"No man can know where he is going unless he knows exactly where he has been and exactly how he arrived at his present place." — Maya Angelou

"You can never plan the future by the past." —Edmund Burke

Congratulations to Our 2010 Essay Contest Winners

First Place: Emily Patterson, Brighton High School (essay)
Second Place: Pauline Schwartzman, Brighton High School (essay)
Second Place: Jane Zhu, Pittsford Sutherland High School (essay)
Third Place: Conor Brennan-Burke, Allendale Columbia School (essay)
Third Place: Maria McMullen, Our Lady of Mercy High School (essay)
Third Place: Joe Nania, Webster Thomas High School (essay)

Essay Contest 2009-2010

2010 | 2011 | 2012 | 2013 | 2014 | 2015

The competition is open to all eleventh grade high school students in the greater Rochester area. We believe that participating in the contest helps develop critical thinking and writing skills. In particular, these skills are critical to success in your college application essay, as well as for the Regents English exam.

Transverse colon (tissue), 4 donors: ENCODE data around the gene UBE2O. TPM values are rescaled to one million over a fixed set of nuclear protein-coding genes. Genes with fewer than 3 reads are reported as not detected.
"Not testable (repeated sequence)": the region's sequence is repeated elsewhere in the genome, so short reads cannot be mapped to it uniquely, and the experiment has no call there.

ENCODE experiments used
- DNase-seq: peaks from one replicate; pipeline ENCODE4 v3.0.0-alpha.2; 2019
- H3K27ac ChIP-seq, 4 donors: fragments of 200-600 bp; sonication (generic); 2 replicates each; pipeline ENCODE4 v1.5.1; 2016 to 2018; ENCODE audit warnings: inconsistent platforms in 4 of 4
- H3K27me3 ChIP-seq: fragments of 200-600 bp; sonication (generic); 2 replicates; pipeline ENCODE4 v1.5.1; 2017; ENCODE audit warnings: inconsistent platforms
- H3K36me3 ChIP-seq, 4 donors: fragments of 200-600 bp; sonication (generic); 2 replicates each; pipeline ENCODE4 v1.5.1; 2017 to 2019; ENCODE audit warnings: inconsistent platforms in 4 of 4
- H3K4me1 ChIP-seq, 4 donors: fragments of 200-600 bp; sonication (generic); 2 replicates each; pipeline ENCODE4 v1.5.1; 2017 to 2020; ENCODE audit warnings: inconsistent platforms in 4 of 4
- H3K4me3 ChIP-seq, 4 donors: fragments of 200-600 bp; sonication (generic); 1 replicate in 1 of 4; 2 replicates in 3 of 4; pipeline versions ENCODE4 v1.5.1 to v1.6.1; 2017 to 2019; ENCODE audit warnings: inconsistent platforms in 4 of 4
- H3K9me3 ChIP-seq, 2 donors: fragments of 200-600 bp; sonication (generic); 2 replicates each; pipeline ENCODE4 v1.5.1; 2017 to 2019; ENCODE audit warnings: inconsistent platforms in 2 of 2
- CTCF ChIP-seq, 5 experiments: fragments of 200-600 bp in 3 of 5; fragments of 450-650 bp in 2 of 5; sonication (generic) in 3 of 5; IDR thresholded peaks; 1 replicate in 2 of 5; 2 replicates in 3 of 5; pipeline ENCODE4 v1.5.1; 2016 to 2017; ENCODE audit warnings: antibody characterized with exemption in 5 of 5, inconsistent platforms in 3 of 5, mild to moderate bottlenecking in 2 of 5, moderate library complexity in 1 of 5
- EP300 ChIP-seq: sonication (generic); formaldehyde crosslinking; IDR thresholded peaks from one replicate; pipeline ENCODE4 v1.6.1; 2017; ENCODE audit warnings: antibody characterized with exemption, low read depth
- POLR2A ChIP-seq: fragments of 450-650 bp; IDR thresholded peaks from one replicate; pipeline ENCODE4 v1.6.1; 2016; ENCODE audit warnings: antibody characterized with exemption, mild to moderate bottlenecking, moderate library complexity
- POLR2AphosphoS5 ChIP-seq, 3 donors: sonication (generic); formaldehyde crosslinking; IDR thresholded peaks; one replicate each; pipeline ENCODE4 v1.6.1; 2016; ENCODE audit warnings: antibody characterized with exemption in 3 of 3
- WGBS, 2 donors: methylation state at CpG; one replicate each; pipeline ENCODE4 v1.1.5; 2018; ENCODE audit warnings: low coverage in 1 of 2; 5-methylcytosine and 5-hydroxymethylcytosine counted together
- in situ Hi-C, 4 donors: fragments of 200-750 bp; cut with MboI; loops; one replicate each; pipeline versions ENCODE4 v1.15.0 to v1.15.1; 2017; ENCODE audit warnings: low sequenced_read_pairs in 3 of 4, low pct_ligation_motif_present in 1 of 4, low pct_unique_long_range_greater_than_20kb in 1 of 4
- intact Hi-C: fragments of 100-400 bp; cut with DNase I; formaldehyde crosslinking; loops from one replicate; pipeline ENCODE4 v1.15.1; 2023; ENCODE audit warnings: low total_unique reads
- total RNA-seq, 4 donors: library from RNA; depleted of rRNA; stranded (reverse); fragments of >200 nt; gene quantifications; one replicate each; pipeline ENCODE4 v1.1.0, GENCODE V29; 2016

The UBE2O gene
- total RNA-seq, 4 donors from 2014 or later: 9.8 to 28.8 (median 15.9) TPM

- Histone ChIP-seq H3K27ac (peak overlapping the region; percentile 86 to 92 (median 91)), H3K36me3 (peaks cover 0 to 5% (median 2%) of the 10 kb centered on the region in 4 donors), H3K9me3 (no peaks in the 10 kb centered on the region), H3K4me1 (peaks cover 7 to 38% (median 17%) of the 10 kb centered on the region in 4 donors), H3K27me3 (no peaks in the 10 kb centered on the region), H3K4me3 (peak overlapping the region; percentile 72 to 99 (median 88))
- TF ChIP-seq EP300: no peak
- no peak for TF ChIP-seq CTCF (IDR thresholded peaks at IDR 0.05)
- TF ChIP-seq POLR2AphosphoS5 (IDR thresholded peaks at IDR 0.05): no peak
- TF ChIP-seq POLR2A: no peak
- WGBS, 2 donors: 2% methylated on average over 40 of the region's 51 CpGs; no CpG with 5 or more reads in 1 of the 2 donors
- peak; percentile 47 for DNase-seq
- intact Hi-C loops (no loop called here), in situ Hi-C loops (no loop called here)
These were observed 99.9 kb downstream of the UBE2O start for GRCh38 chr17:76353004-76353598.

We awarded a first prize of $100 in cash, and two second place prizes of $50 each; we also designated an unlimited number of finalists, semi-finalists and honorable mentions, depending on the quality of submissions. In past years, up to 40% of the entrants have been so designated. In addition, if the first prize winner is accepted by and chooses to attend Cornell, the Club increases the award to a total of $1,000 during the winner's sophomore year. Similarly, if any second prize winner attends Cornell, that award is increased to $500.

The Cornell Club of Rochester offers the prize; winning or placing favorably in the essay contest in no way implies a favorable admission decision by any of Cornell's seven undergraduate colleges. But we also know from the past years of the competition that every essayist designated as a semi-finalist or higher has been accepted to at least one highly selective college!


One of the most important skills that you will continue to develop during the balance of your high school years and in college is the ability to thoughtfully evaluate opposing viewpoints — in other words, to think critically. This skill is important not only for students and scholars, but also for nearly every occupation you might choose, as well as for your personal mental growth and maturity.

Image Gallery

pix pix


Cornell Club of Rochester

© Copyright 2011-14 Cornell Club of Rochester.